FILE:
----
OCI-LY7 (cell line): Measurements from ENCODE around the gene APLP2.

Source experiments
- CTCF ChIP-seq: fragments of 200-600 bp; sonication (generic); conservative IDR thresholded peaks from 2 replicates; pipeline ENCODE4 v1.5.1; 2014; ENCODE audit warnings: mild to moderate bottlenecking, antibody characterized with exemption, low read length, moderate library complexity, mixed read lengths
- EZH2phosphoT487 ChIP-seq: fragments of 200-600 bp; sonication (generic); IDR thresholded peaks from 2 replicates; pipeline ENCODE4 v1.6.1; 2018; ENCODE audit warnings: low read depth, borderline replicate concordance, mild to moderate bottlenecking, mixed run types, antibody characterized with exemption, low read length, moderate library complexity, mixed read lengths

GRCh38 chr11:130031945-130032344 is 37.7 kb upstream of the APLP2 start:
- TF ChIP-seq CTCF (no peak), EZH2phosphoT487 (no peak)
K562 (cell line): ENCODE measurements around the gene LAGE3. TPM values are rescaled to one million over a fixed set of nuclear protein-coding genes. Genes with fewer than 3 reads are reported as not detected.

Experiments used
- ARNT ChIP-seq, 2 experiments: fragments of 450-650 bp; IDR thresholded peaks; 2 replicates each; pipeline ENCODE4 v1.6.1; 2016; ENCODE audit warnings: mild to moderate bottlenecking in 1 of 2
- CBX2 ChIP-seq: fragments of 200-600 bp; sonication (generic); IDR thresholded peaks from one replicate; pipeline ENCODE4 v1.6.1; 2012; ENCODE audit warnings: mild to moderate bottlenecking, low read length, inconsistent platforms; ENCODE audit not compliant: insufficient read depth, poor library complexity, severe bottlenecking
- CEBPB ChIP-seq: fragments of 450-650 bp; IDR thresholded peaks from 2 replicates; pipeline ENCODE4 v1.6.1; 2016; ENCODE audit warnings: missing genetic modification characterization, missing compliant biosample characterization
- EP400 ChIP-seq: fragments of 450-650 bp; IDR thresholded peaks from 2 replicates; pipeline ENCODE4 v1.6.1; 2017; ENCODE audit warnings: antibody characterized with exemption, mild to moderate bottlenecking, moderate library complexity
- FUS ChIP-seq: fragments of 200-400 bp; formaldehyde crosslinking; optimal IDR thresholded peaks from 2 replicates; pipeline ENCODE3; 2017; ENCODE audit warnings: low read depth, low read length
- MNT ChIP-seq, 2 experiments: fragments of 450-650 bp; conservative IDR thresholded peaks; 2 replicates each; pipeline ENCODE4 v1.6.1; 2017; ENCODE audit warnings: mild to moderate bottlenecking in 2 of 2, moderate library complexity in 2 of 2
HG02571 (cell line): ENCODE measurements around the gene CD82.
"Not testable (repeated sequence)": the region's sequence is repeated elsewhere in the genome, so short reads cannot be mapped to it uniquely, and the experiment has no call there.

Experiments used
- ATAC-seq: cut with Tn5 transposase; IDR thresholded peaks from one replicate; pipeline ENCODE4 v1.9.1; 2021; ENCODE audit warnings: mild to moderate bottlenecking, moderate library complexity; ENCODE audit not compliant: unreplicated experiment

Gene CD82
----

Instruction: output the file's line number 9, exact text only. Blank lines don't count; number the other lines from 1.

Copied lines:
- ARNT ChIP-seq, 2 experiments: fragments of 450-650 bp; IDR thresholded peaks; 2 replicates each; pipeline ENCODE4 v1.6.1; 2016; ENCODE audit warnings: mild to moderate bottlenecking in 1 of 2